There’s a reason why people say that a good photographer can make a good photo with any camera or that pretty much any camera nowadays will deliver great image quality. Half of it is because sensor size matters less than one might think.
We have all read the endless debates on various forums and comment sections about sensor size, with the predominant topics being Full Frame vs APS-C, where the sensors really do get close in dimensions. The best argument for a Full Frame is that it is the biggest affordable sensor on the market, both in terms of cameras and lenses. The best argument for APS-C is that it is good enough. But, whether the difference in image quality is marginal or negligible, this discussion is mostly of academic interest, because one is buying a camera, not just a sensor. Everything else is not equal and that does matter.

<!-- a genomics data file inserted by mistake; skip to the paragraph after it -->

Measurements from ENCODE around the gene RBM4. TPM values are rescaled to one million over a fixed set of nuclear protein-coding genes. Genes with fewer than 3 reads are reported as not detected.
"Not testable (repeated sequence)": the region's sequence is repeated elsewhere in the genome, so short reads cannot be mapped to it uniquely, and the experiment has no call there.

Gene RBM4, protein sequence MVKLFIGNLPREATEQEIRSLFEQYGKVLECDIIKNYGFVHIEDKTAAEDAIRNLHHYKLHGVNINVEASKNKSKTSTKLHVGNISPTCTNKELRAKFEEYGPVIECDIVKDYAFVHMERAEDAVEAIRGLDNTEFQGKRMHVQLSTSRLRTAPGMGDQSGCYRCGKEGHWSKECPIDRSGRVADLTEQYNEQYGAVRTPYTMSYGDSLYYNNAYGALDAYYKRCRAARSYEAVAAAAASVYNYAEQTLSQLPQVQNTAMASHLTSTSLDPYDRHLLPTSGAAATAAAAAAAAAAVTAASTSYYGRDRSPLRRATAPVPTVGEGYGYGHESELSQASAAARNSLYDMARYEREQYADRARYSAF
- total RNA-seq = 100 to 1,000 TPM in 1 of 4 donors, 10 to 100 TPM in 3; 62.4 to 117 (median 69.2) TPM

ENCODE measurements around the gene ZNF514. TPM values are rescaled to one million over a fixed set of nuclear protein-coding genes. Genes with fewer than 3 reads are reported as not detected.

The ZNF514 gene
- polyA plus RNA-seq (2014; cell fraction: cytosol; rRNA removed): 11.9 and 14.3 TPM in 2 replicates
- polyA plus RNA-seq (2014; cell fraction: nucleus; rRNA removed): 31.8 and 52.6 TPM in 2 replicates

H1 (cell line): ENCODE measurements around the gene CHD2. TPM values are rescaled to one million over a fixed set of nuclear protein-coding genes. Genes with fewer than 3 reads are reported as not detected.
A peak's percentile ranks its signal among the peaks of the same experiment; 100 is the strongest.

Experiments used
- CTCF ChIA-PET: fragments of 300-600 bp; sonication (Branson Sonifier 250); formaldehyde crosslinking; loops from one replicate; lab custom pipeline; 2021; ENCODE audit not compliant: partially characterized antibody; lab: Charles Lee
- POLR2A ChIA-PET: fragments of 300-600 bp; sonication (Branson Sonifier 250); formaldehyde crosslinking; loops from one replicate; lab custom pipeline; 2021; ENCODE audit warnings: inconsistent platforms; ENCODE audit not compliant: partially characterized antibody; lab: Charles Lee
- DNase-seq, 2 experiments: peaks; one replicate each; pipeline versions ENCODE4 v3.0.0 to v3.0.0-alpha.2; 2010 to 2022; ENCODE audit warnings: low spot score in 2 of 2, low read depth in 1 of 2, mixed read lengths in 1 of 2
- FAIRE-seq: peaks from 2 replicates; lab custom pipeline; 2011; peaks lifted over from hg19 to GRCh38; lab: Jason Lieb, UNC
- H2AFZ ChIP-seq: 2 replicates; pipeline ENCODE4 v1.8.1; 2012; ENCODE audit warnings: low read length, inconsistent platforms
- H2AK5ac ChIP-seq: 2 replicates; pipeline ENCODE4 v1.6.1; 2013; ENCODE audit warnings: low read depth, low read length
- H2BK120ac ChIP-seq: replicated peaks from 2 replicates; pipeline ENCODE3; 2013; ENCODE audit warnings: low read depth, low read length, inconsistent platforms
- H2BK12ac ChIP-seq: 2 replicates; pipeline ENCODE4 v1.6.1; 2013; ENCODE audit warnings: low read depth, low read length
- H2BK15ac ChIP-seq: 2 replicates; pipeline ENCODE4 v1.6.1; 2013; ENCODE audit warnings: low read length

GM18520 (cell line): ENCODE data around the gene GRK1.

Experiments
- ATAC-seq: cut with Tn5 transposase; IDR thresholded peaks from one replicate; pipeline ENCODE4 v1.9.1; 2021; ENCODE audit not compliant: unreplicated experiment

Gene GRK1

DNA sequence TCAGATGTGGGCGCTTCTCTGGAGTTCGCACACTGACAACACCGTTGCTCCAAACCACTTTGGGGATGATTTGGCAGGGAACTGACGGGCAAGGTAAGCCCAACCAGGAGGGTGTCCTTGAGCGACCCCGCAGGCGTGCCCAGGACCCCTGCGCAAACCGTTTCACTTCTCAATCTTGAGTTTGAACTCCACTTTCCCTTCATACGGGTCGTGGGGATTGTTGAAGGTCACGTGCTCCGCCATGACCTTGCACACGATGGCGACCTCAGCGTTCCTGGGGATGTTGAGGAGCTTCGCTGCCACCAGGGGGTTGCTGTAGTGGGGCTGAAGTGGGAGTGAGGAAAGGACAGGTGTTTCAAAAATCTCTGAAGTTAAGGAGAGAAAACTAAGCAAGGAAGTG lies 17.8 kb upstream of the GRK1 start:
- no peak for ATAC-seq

To be able to squeeze out that better image quality from the bigger sensor, one needs to have the skills, both photographical and in image treatment. To be able to take the photos one wants, it would be necessary to have the right lenses and accessories in their system of choice. To be efficient and comfortable while shooting, one needs to have the right features in their system of choice. However, systems are not equal, they have different lenses, different features, different ergonomics. Add to that subject matter - not every subject will benefit equally from a bigger sensor; or add the final output required; or the audience; or the photographer’s idea of what is acceptable to transmit his message or idea or concept. In this big scheme of things, the size of the sensor suddenly becomes just one small part of the equation.
In short, where one draws the line in terms of size/price/IQ is subject to so many other variables and the final result is so much dependent on the photographer's skills, that simply saying one sensor size is better than another does not mean much, however true. It amounts to nothing more than claiming “my wide angle is better than your nifty-fifty!”.